John Bartlett is portfolio manager and electric utility analyst for Reaves Asset Management. Reaves launched the first actively managed utilities ETF, the Reaves Utilities ETF (UTES | D-79), in September 2015.
Since then, utilities have exploded to the upside, powering UTES to a gain of 32.24% versus 29.3% for the Utilities Select Sector SPDR Fund (XLU | A-89). ETF.com recently caught up with Bartlett to get his take on the space, including why an actively managed utilities ETF is something investors should consider.
ETF.com: Utilities are by far the best-performing sector this year. Is that simply because interest rates on government bonds are moving down so much?
John Bartlett: Yes; generally speaking, utilities―especially in the short term―tend to react pretty swiftly to changes in interest rates. That's a reflection of the fact that utilities trade on their yield.
When you look at the average utility, its P/E [price-to-earnings] ratio is a function of its dividend yield. Typically, the higher-yielding utilities have a higher valuation.
As far as how utilities have been reacting to interest rates, the relationship isn't static. It does vary, and I would say that the spread to Treasurys tends to creep up a little bit as interest rates go lower.
If we go back to 2014, utilities were the best-performing sector in the stock market. That was a period when we were really worried about deflation, and interest rates were quite low. The spread―the utility dividend yield over the 10-year Treasury yield―ended that year at about 100 basis points.
Then we fast-forward to 2015, and utilities were amongst the worst sectors in the stock market. We ended the year at about a 200 basis point spread to Treasurys. Today we're at about a 160 basis points spread to Treasurys.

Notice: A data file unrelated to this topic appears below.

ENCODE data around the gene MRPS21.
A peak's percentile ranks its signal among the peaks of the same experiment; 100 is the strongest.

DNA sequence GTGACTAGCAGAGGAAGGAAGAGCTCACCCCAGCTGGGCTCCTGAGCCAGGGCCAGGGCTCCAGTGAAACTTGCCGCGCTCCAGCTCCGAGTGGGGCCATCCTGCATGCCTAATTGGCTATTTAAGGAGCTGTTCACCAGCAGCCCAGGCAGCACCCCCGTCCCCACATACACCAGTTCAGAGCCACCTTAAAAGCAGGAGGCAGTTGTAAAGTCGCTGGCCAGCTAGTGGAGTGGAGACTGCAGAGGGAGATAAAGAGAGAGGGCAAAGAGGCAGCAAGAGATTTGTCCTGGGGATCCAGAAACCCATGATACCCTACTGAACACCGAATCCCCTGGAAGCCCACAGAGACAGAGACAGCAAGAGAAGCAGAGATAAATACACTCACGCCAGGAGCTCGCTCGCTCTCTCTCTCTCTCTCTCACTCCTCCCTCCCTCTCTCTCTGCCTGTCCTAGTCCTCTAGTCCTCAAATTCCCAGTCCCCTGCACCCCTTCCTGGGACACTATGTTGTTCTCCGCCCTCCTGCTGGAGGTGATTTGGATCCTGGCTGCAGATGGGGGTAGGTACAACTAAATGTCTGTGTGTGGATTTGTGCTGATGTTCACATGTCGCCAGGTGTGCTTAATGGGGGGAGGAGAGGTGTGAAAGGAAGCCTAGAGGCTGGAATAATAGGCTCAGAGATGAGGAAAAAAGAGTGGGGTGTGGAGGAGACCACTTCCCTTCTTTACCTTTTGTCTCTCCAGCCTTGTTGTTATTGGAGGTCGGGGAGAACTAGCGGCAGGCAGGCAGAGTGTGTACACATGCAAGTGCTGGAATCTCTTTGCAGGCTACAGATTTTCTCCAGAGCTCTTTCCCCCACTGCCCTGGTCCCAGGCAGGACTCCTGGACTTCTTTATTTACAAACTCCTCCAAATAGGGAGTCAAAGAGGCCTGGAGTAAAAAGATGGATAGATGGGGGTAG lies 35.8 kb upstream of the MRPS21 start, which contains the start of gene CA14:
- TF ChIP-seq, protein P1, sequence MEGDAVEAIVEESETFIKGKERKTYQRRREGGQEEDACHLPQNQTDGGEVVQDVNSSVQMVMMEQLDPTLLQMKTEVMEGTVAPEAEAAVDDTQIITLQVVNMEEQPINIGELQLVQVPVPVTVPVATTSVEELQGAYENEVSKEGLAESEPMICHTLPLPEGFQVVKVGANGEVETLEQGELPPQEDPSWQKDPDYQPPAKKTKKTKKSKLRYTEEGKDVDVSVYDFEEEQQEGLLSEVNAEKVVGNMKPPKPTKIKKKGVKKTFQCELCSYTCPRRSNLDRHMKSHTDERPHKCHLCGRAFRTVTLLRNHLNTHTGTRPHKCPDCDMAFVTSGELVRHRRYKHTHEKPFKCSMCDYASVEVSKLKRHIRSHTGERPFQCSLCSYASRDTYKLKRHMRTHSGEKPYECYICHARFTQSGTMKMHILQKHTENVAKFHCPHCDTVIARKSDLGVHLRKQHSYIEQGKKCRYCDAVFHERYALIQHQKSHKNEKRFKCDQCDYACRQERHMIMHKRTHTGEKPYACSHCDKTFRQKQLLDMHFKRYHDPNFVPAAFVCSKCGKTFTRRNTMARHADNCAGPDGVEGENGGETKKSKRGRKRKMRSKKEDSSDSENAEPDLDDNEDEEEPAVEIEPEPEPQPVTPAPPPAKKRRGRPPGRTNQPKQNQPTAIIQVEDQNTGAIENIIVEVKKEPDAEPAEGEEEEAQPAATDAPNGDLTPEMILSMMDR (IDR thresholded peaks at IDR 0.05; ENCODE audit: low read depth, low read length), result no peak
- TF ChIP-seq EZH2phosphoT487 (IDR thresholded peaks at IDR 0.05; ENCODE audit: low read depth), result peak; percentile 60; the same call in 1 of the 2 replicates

As far as I'm concerned, we're in neutral territory for utilities, with 100 basis points being too hot, and 200 basis points being too cold, with 150 basis points or so being about right.
ETF.com: Aside from interest rates, are there other fundamental factors you look at when it comes to utilities? What's their outlook for growth in earnings and things like that?
Bartlett: Utilities are one of the few places in industrial America where investors tend to underpay for growth.
We try to invest for total return, so our portfolio typically looks a little bit more "growthy," a little less "yieldy." We try to focus on companies that have the opportunity and the desire to grow their income a little faster than average over time.
The average utility on a market-cap-weighted basis grows its earnings around 4%. The utilities in our portfolio are little bit higher, in the 5% to 6%, maybe even 7% range. We have one big holding that's probably going to grow its earnings around 12% for the next few years.